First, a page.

3794 30th Street, North Park
(No longer in business.)
Stately, plump Bruce Aidells came from the smoker bearing a bowl in which a sausage and a French roll lay crossed. That was some 30 years ago, and Aidells's original creations were the start of the "artisan sausage" movement in America.
The Linkery is our own homegrown version of Aidells. Their links bespeak no chain restaurant -- they're made daily at this quirky, passionate, ecology-minded eatery. The Linkery won such roaring success in the quiet southern reaches of North Park (and even in the major foodie magazines) that after three years it's now moved to larger, nicer quarters in the commercial heart of the neighborhood, a block south of University. The menu has expanded, too. What hasn't changed is the green, slow-food ethos: Nearly everything (including most bread and even the mustard and ketchup) is made from scratch on the premises, from the best possible ingredients provided from local farms, pastures, and waters, whenever possible.
The new headquarters are considerably more spacious and attractive, and while loud, it isn't painfully noisy like the old place (now occupied by Sea Rocket). The best tables on a summer night are along the north side of the building, an indoor-outdoor area open to North Park Way. My posse of five (Sam and harem) arrived when all those tables were taken, so we were seated in an interior room, painted red and rather darkly lighted, with unpadded wooden banquettes, wooden chairs, naked floors and tables -- sort of the slow-food ethos in restaurant design, sincere and no-frills.
"I'm Travis, I'll be your server tonight," said a longish-haired young man. The Lynnester, by trade a human-resources pro, quizzed him. He'd been working at the Linkery for only one month. "Most of us are new," he said, "hired for the big expansion when the restaurant moved here." Did he like it? "Oh, yeah. I get free food, free drink, and I can wear whatever I want to work. Not a lot of employers let you do that."
We soon began to suspect that he might be new to waiting as well. Not long after he took our order, a crew of cheerful "runners" brought our appetizers and our entrées from the kitchen -- all at once, hot and cold together, not only cluttering the table but pretty much forcing us to eat entrées first, before they cooled off, and nibble later at the appetizers. Lucky we hadn't ordered dessert yet! Much as I love the "no tipping/automatic 18 percent" policy (which means no mathematical contortions at bill time), it also means that a server who screws up badly will never have to ask himself why his tip is low. When Travis later returned to our table, he still had no clue he'd done anything wrong, and we didn't yell at him. (A restaurant manager knew and comped our desserts.)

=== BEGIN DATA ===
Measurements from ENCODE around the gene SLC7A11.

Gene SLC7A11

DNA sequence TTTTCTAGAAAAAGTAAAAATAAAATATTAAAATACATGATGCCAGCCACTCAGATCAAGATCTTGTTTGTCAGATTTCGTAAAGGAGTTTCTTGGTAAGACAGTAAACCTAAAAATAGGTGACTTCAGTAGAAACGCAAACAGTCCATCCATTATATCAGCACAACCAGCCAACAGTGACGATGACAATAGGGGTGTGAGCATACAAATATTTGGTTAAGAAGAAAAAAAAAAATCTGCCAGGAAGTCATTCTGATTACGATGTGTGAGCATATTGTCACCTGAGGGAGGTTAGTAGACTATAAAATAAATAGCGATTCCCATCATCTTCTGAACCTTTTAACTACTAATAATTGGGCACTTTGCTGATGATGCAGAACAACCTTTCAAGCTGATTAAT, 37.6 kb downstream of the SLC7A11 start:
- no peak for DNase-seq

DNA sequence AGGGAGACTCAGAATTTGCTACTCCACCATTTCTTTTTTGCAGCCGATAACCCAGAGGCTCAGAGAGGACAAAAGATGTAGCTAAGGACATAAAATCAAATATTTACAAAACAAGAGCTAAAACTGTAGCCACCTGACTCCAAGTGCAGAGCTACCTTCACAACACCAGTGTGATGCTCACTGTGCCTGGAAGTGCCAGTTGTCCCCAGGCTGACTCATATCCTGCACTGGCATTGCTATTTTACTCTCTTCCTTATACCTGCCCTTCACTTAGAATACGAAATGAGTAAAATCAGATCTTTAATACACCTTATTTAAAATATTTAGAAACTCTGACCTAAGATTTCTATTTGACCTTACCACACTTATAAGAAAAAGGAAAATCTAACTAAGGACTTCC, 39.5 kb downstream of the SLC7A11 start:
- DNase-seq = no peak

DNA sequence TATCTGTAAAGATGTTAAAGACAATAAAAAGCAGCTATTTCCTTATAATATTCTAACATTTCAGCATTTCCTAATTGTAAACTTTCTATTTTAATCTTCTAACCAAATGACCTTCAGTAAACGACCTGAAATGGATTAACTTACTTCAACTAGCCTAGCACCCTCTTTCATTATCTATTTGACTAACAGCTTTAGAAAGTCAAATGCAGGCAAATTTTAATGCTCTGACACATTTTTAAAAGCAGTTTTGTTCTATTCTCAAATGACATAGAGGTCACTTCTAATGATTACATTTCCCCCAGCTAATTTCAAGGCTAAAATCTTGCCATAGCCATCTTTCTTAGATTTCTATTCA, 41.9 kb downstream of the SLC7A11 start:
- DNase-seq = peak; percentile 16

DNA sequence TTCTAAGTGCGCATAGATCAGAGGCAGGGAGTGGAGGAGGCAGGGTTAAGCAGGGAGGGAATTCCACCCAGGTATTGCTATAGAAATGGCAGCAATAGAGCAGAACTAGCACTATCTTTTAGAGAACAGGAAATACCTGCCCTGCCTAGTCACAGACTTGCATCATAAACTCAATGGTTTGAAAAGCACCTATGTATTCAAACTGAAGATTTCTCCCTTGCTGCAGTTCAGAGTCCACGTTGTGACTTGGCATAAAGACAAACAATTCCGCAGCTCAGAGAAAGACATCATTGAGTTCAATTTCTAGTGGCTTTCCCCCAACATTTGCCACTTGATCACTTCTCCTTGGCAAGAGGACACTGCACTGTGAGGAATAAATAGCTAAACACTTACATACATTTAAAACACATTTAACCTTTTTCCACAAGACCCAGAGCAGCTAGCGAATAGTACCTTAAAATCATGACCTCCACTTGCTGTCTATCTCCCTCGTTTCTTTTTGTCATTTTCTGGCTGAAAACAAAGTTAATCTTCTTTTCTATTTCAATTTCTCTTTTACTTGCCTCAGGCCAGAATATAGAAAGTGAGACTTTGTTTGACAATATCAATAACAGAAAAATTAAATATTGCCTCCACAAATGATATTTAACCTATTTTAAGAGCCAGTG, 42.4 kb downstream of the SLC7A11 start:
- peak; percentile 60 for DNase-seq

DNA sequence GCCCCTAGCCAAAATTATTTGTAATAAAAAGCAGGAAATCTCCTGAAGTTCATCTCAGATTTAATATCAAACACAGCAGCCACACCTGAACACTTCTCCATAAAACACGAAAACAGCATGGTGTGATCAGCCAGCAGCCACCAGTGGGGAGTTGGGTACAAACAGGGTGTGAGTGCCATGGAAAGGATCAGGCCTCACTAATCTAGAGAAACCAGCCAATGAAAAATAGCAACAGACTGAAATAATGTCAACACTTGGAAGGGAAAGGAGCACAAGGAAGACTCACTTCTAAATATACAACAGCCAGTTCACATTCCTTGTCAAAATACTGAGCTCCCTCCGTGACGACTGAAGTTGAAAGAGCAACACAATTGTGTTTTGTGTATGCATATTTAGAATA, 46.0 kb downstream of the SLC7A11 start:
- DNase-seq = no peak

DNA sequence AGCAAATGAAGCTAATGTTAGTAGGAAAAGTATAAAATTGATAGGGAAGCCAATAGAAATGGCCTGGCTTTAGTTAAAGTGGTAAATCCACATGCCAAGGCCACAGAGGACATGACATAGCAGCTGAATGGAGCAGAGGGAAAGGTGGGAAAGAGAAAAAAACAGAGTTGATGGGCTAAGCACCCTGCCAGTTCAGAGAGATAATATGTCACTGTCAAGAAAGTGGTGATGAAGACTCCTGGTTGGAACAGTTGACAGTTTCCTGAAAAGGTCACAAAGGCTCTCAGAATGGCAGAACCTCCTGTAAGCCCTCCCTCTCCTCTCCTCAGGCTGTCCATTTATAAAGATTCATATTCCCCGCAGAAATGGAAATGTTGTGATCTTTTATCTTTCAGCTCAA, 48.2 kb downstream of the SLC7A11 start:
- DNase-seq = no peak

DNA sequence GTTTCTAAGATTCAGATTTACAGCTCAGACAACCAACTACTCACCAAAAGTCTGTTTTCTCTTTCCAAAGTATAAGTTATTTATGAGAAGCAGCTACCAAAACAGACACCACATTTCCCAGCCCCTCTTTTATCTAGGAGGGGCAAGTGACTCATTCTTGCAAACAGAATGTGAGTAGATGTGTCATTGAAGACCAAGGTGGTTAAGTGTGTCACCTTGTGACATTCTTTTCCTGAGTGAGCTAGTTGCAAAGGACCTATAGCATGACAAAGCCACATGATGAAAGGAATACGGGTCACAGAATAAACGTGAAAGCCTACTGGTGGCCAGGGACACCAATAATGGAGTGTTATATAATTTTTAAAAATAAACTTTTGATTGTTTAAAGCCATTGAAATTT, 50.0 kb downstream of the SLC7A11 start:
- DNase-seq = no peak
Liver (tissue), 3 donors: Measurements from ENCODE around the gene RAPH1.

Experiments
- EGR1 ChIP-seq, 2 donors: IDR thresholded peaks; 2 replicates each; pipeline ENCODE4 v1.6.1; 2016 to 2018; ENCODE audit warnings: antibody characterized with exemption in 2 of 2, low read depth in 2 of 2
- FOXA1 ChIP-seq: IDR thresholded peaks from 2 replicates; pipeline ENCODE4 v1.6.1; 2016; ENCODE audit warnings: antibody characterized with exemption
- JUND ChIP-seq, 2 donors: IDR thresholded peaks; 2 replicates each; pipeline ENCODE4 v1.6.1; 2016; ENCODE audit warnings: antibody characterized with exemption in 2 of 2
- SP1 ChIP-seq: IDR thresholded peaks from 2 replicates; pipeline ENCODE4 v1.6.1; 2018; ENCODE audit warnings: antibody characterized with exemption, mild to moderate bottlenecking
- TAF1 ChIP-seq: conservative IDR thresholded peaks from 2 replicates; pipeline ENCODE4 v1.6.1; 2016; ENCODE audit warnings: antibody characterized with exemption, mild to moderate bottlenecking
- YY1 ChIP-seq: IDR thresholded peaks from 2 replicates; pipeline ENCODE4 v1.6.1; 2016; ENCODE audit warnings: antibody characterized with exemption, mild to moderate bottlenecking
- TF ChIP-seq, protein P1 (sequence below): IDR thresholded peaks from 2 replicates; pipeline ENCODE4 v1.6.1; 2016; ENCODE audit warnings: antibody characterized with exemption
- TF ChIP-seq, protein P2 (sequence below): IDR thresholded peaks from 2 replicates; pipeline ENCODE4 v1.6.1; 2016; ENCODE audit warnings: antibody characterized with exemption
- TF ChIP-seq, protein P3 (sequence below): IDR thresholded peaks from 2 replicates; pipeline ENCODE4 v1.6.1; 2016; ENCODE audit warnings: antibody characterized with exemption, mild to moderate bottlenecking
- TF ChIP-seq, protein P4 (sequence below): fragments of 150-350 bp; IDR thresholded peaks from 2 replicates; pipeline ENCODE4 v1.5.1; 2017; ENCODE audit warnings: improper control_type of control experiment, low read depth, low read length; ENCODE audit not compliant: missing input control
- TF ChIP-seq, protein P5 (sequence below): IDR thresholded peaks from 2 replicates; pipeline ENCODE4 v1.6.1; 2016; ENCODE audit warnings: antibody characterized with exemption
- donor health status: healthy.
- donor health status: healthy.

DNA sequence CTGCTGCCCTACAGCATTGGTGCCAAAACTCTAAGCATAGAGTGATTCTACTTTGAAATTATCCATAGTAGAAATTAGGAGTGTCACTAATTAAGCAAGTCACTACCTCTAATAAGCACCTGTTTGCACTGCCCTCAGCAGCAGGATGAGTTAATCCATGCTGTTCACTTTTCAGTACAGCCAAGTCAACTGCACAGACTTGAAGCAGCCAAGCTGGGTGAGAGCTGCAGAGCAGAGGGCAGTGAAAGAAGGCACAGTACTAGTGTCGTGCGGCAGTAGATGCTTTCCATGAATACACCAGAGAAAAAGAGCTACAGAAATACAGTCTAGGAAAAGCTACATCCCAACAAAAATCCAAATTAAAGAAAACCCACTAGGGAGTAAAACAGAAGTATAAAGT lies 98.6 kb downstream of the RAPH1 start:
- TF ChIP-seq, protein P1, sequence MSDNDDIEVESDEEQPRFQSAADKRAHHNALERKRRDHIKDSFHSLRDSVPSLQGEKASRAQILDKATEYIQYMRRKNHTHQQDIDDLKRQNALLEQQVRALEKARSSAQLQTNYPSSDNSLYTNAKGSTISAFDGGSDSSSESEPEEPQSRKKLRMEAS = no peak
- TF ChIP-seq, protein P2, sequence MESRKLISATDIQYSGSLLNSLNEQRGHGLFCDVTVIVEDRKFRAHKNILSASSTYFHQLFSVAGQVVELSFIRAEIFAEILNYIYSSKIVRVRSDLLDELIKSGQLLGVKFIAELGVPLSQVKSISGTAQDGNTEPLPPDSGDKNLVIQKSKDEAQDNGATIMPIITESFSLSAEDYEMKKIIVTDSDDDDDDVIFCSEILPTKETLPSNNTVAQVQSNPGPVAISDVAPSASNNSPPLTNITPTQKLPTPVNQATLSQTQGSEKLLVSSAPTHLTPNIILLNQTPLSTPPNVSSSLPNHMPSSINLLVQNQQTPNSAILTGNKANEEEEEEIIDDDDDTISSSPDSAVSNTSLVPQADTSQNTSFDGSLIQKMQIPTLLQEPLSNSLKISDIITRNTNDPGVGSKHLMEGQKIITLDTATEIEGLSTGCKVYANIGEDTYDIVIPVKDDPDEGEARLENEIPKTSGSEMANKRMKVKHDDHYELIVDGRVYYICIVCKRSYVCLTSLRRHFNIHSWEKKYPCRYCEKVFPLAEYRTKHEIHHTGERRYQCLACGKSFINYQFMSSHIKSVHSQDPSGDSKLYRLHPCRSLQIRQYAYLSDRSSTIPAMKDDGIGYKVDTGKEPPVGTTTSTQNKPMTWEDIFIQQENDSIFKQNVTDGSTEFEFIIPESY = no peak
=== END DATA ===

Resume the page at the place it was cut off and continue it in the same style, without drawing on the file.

(So, young Travis, if no one else will train you, I will: Right now, approximately a quarter of a million San Diegans are reading that you blew it. For about the last 300 years, we in the Western world -- except for those individuals raised by wolves -- have been eating our meals in courses, except when we go out to Korean restaurants. You can tell which course is which by the headings on the menu: The category called "Market Starters" means dishes to start with. "Mains" means main courses, to follow. Got it now?)
The house-cured meat-plate appetizer includes prosciutto-like air-dried ham, bresaola (air-dried beef), and coppa, all made of naturally raised meats from California family ranches, and all very good. They come with a little round of addictive house-made fruit paste that combines local organic dates with pistachios and pecans. The international artisan cheese plate offers a blue (Point Reyes), a sheep's-milk Tomme, and a goat Gouda, plus grilled bread and more fruit pâté. With a glass of wine, it would make a fine alternative to dessert. We also tried smoked kingclip, which is a Mexican fish I've never heard of (it tasted rather lean), served with a salad of organic wild greens with something spicy-hot in the dressing. It deserved more attention than any of us could give it under the circumstances.
Casual entrées (link plates, tacos, burgers, and franks) occupy most of the left side of the daily menu, while more serious entrées are on the right. Since the menu changes daily, you may not find the same dishes as we ate, but the serious entrées afforded most of our favorites.